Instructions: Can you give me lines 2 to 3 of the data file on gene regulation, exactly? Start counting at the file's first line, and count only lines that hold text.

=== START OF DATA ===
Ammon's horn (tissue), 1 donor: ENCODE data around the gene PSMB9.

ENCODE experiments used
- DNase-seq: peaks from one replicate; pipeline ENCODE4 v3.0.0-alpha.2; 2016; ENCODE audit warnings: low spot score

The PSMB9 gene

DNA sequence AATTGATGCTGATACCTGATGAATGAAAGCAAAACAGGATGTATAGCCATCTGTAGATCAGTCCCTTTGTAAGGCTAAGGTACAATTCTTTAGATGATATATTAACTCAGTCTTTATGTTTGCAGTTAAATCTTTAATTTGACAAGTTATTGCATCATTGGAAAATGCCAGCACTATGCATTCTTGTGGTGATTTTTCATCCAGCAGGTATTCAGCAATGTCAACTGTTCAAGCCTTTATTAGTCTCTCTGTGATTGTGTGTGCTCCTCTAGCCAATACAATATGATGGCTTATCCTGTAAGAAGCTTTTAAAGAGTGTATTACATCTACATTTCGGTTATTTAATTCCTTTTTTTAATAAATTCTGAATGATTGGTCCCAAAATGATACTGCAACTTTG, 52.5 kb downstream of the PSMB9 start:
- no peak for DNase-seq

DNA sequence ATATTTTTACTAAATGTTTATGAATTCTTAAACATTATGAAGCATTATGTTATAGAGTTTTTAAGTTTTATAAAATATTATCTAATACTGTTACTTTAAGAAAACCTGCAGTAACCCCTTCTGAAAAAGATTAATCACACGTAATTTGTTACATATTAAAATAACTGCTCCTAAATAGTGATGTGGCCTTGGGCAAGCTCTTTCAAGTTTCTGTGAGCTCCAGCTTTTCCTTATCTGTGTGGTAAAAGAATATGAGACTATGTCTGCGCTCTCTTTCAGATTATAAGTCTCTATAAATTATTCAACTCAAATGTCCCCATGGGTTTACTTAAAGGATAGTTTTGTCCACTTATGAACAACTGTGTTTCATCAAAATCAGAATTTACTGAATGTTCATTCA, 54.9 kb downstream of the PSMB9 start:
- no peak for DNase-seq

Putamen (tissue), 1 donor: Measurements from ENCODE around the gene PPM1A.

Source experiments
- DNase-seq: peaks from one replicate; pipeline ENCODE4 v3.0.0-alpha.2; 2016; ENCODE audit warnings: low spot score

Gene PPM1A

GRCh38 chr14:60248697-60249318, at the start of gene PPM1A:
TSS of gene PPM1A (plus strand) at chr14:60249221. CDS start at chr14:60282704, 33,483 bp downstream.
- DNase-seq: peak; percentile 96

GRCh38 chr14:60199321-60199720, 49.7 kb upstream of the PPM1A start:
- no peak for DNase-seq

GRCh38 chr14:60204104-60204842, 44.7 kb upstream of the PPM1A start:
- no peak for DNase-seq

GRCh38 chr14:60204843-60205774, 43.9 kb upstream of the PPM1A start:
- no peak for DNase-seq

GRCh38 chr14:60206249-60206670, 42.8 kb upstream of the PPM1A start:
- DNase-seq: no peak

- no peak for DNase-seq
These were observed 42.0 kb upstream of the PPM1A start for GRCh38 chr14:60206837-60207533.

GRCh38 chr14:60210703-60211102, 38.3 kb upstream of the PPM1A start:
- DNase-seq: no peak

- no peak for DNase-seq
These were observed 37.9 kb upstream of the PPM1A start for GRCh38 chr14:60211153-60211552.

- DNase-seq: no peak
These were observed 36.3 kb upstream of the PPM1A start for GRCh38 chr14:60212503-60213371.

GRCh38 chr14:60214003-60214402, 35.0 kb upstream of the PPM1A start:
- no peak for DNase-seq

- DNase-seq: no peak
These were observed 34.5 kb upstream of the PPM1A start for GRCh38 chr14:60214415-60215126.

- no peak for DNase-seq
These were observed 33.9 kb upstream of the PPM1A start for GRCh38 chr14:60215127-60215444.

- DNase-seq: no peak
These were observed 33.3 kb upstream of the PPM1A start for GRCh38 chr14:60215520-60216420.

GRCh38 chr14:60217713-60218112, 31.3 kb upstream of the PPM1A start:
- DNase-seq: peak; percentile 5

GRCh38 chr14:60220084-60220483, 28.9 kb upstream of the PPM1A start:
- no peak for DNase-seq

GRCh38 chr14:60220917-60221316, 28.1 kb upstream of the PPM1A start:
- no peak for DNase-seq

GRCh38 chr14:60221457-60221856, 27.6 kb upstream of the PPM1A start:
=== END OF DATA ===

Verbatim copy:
ENCODE experiments used
- DNase-seq: peaks from one replicate; pipeline ENCODE4 v3.0.0-alpha.2; 2016; ENCODE audit warnings: low spot score